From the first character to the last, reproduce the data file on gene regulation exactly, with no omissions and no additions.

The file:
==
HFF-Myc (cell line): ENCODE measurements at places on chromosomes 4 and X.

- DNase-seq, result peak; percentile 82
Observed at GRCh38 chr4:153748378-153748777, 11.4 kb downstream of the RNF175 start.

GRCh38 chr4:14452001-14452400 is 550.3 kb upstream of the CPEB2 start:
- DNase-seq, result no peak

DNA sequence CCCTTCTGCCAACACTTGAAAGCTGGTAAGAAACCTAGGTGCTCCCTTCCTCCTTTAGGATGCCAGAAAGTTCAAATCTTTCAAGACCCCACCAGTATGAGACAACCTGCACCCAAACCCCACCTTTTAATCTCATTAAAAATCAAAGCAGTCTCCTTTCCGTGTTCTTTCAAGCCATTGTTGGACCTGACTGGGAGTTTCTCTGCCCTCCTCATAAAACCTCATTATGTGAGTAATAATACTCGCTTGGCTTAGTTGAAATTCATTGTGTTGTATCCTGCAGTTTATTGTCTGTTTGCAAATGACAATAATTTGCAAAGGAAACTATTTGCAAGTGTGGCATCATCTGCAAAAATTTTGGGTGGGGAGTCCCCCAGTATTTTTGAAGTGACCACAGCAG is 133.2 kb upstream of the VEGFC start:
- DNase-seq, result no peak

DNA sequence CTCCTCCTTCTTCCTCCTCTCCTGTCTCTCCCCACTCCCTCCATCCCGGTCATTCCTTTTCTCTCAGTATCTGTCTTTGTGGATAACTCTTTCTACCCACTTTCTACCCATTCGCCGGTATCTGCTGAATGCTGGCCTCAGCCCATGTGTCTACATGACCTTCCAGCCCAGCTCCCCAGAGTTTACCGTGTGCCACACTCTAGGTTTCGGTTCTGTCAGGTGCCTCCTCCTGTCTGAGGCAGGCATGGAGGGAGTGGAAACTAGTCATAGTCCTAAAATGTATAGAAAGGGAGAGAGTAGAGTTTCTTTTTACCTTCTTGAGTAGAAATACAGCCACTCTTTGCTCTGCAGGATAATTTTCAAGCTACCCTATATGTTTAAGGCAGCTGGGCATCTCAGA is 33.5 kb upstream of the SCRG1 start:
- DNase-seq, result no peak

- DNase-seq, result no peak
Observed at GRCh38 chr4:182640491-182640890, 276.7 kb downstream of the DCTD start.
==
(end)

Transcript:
HFF-Myc (cell line): ENCODE measurements at places on chromosomes 4 and X.

- DNase-seq, result peak; percentile 82
Observed at GRCh38 chr4:153748378-153748777, 11.4 kb downstream of the RNF175 start.

GRCh38 chr4:14452001-14452400 is 550.3 kb upstream of the CPEB2 start:
- DNase-seq, result no peak

DNA sequence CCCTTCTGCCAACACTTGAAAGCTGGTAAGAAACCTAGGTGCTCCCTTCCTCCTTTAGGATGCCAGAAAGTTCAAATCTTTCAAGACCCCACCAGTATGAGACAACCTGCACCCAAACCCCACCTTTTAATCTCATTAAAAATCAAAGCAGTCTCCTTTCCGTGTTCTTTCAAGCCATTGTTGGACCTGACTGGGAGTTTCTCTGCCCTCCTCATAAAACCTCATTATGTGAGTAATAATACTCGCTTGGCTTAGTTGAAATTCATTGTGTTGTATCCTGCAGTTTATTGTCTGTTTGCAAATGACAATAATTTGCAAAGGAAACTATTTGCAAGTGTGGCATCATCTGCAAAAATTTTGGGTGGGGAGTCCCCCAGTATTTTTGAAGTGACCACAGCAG is 133.2 kb upstream of the VEGFC start:
- DNase-seq, result no peak

DNA sequence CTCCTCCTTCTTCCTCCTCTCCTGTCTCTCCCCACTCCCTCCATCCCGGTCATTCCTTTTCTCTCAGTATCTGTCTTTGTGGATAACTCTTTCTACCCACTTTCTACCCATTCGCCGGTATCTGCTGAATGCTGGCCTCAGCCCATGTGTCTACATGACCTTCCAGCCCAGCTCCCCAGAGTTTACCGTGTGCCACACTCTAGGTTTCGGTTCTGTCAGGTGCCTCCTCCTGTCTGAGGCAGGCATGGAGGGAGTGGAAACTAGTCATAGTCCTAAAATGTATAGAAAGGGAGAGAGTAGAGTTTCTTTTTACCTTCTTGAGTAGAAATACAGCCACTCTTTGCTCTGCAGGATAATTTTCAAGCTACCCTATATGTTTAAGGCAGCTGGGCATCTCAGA is 33.5 kb upstream of the SCRG1 start:
- DNase-seq, result no peak

- DNase-seq, result no peak
Observed at GRCh38 chr4:182640491-182640890, 276.7 kb downstream of the DCTD start.